UN Secretary-General Antonio Guterres in a speech slams "suicidal" failure to combat global warming.

United Nations Secretary-General Antonio Guterres speaks during an interview with Reuters at UN headquarters in New York City, New York, US, September 14, 2020.
United Nations Secretary-General Antonio Guterres speaks during an interview with Reuters at UN headquarters in New York City, New York, US, September 14, 2020. (Reuters)

UN Secretary-General Antonio Guterres has denounced a "suicidal" failure to combat global warming and said recovery from the Covid-19 pandemic could be humanity's chance for a reset to save the planet.

"The state of the planet is broken. Humanity is waging war on nature. This is suicidal," the UN chief said in a speech on Wednesday at Columbia University in New York City.

"Next year we have the opportunity to stop plunder and begin healing," he added. "Covid recovery and our planet's repair must be two sides of the same coin."

Guterres called for a reduction in use of fossil fuels, and said a summit planned on December 12 for the fifth anniversary of the Paris climate accord should chart a new way forward.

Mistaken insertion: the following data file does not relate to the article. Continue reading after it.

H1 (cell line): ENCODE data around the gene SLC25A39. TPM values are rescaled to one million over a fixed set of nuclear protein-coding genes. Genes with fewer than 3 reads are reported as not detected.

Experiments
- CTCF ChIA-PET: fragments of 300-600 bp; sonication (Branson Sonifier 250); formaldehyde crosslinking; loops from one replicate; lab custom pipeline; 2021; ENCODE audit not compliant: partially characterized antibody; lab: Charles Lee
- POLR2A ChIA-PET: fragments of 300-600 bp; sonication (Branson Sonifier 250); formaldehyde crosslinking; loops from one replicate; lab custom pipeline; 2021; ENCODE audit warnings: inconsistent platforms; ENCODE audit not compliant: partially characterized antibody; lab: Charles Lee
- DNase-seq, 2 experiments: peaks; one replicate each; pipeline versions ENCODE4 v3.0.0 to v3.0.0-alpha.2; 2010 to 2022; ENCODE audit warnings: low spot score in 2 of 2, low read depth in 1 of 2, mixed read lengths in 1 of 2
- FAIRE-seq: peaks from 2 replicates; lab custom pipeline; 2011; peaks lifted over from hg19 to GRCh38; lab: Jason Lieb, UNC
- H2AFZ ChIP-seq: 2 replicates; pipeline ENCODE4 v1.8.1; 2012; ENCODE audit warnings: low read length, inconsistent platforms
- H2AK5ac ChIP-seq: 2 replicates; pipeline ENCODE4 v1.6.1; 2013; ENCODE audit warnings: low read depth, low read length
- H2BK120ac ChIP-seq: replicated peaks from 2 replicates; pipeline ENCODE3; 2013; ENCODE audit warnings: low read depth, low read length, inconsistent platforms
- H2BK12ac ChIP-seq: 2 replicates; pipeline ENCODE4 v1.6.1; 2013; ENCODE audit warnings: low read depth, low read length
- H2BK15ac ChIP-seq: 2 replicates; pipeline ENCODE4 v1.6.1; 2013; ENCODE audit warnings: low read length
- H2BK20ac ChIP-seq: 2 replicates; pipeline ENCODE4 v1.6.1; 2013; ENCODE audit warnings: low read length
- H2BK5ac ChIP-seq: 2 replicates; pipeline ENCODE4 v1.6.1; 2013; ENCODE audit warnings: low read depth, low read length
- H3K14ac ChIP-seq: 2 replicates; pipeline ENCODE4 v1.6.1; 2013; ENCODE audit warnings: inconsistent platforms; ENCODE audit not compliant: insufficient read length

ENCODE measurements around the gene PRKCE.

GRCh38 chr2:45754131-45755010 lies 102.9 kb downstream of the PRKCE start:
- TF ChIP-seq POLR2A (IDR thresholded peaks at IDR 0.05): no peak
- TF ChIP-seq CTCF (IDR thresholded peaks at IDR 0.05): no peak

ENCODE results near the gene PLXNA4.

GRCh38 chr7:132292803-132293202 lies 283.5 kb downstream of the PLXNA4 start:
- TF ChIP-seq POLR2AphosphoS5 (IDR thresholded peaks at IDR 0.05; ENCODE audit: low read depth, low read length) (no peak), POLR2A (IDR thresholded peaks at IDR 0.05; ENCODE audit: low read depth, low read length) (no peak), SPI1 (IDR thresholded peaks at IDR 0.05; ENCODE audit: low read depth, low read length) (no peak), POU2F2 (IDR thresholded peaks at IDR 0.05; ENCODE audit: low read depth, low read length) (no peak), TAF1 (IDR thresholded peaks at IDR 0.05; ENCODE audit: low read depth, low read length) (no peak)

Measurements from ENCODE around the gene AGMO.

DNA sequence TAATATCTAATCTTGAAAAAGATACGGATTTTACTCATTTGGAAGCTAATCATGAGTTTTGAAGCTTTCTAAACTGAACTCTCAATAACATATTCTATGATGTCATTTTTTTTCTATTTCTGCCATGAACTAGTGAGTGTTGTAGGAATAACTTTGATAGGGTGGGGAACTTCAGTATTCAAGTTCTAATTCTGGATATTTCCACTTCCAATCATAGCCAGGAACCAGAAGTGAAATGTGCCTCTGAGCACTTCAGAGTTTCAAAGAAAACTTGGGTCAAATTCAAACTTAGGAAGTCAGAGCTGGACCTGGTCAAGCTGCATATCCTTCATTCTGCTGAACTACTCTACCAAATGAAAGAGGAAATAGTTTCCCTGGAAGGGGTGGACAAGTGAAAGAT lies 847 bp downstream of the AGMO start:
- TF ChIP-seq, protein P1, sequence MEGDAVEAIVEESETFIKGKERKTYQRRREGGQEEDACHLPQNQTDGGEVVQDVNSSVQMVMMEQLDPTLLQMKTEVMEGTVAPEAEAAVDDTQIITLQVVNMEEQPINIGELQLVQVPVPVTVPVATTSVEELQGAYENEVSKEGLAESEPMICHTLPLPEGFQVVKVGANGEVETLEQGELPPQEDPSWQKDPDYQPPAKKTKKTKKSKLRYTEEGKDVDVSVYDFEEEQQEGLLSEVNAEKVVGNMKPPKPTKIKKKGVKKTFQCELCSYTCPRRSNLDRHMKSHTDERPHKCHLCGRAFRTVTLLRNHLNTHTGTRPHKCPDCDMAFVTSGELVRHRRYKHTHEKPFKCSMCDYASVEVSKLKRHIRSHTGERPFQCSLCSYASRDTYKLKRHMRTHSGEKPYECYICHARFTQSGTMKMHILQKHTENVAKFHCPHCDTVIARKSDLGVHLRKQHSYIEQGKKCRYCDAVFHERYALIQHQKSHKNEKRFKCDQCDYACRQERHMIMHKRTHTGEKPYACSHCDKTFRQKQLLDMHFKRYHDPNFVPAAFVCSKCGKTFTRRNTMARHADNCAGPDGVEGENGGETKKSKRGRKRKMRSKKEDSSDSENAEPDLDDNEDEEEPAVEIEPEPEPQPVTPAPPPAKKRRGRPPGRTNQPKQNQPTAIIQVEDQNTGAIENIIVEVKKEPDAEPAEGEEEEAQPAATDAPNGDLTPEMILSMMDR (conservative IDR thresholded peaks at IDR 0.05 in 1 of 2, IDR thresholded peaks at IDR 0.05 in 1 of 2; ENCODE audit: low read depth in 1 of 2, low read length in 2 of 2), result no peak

READ MORE: UN: Greenhouse gases rise despite Covid-19 lockdowns

'Biodiversity is collapsing'

"A new world is taking shape," he said.

"Biodiversity is collapsing. One million species are at risk of extinction. Ecosystems are disappearing before our eyes. Deserts are spreading. Wetlands are being lost. Every year, we lose 10 million hectares of forests.

"Oceans are overfished – and choking with plastic waste. The carbon dioxide they absorb is acidifying the seas. Coral reefs are bleached and dying. Air and water pollution are killing nine million people annually."

READ MORE: Biden, Guterres discuss Covid-19, climate crises

As such "making peace with nature" must "be the top, top priority" of the 21st century, he warned, adding: "there is no vaccine for the planet."

Welcoming the first commitments towards carbon neutrality from China, the European Union, Japan and South Korea, he hoped that the movement would become global.

"Every country, city, financial institution and company should adopt plans for transitioning to net zero emissions by 2050," he concluded.

READ MORE: UN: Greenhouse gases rise despite Covid-19 lockdowns

Source: TRTWorld and agencies